Making Career Choices
Making good career choices can be exciting, rewarding, fun, and frustrating! To help you make career decisions, Cape Fear Community College provides you with this step-by-step approach to career planning.*
Steps in Career Planning
1) Understand your interests, abilities, values, and personality.
- What do you enjoy doing and do well? What are your hobbies? Your favorite school subjects?
- What features do you like and dislike in your work, household chores, and volunteer work?
Need help in understanding yourself in relation to career preferences? See your high school counselor or CFCC career counselor.
2) Explore different careers.
- What occupations sound exciting to you?
- Can you find someone in the community with a similar occupation and talk with them?
- Ask yourself, “Would you like to be doing this job all day?”
- Why not explore careers by working at temporary services, internships and co-ops? Need more information about careers? Search for books, videos, information on computer, and visit school career centers.
3) Learn about education and training for occupations of interest.
- How much school is required for these careers? One, two, or four years?
- Where are these schools and how much will this training cost?
Need to examine your options? Talk to your high school counselor or CFCC counselor.
People? Data? Things? Ideas?
Occupations are classified into categories– people, data, things, and ideas. Do you see yourself working with people? With data? With things? With ideas? Or a combination of these categories?
Do you enjoy working with and for other people–educating, counseling, and informing? Are you friendly and like to help others? Examples of people-related occupations are day care workers, teachers, sales representatives, police officers, social workers, psychologists, recreation workers, and counselors.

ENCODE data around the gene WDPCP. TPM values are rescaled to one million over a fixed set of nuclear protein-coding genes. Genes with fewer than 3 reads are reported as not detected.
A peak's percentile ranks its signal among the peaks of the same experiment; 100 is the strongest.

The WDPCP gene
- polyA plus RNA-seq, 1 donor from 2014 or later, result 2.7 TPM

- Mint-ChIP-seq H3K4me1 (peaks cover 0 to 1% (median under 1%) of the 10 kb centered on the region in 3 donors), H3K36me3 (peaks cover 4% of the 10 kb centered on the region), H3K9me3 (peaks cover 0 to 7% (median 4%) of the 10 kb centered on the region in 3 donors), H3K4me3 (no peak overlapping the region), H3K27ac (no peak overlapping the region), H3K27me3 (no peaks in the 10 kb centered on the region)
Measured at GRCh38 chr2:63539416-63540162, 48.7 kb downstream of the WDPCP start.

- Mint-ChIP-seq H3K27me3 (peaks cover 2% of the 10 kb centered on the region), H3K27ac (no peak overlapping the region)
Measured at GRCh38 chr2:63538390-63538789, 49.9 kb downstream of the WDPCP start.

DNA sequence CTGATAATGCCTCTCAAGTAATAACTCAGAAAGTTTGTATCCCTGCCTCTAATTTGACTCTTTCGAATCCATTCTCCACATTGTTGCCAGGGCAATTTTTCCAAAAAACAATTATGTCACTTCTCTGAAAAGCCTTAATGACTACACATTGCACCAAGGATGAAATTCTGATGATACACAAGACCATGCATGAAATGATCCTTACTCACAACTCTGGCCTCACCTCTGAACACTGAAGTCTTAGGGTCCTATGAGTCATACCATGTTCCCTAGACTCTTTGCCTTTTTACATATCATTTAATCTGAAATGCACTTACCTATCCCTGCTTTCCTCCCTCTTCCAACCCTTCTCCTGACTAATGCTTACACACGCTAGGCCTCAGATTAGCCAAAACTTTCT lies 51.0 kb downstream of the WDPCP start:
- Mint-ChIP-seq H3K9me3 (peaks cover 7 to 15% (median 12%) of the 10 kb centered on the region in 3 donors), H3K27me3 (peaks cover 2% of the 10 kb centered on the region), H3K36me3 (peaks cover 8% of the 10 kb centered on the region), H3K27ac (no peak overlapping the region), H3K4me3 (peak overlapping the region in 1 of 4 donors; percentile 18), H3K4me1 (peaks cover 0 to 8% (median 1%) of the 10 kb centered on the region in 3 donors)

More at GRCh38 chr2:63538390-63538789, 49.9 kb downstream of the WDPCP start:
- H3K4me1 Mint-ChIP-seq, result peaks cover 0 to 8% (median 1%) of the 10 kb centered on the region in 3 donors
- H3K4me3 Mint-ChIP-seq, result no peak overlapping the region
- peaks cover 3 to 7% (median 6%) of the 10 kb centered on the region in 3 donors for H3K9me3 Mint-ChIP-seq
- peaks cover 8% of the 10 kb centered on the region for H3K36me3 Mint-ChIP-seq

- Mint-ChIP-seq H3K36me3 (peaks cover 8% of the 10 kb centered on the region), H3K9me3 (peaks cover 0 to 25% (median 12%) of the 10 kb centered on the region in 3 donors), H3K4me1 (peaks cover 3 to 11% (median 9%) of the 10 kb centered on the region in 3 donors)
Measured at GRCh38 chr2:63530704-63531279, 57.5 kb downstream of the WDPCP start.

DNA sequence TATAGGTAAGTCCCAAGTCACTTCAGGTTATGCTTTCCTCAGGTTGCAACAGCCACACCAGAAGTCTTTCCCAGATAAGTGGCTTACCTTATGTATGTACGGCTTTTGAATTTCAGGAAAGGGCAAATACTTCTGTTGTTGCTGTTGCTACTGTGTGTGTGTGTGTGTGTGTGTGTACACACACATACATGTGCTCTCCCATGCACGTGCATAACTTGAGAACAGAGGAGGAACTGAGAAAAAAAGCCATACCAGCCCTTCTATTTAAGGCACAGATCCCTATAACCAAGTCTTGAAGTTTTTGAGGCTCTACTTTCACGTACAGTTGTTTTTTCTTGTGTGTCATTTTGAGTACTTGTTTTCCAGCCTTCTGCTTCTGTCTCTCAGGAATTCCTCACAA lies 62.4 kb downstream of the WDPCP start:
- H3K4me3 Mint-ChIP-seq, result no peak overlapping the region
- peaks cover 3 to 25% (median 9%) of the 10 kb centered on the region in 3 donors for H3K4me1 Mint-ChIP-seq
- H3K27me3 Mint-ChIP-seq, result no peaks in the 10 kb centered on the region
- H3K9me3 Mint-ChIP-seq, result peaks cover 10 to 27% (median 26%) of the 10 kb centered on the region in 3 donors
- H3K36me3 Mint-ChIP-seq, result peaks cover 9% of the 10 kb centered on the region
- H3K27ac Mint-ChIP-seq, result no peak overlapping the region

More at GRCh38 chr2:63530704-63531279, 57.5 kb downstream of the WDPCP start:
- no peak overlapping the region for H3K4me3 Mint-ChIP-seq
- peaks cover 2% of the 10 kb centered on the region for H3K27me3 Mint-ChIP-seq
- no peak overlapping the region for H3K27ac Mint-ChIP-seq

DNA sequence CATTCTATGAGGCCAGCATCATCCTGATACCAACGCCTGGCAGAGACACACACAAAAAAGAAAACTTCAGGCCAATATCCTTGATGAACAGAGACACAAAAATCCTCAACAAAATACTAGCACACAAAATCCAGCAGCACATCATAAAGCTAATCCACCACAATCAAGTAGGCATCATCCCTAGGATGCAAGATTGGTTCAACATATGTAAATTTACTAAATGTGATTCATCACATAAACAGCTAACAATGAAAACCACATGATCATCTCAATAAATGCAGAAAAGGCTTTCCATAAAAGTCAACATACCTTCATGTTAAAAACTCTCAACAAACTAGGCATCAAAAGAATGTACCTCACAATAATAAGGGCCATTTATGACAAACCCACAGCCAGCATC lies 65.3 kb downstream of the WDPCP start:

Do you like to explore ideas and analyze data? Do you have abilities in math and science? Are you curious and often like to work independently? Examples of data-related occupations are accounting/office clerks, paralegals, engineers, medical transcriptionists, and lab techs.
Things or “Hands-On” Related Occupations
Do you like working with your hands to build or produce things? Are you mechanically inclined and enjoy working outside and on machinery? “Hands-on ” occupations are machinsts, electricians, truck drivers, chefs, builders, auto mechanics, and welders.
Are you creative? Do you enjoy the performing and visual arts? Are you always thinking of new ideas and innovations?
Idea-related occupations include interior designers, artists, musicians, computer programmers, architects, and chemists.
You can have occupations that combine categories such as people/data (radiologic technologists, pharmacy technicians, dental assistants, and nurses) or data/”hands-on” (marine science technicians, drafter, engineering and computer systems technicians).
*North Carolina State Occupational Informational Coordinating Committee. “Career Choices in North Carolina,” No. 13, 1996-1997.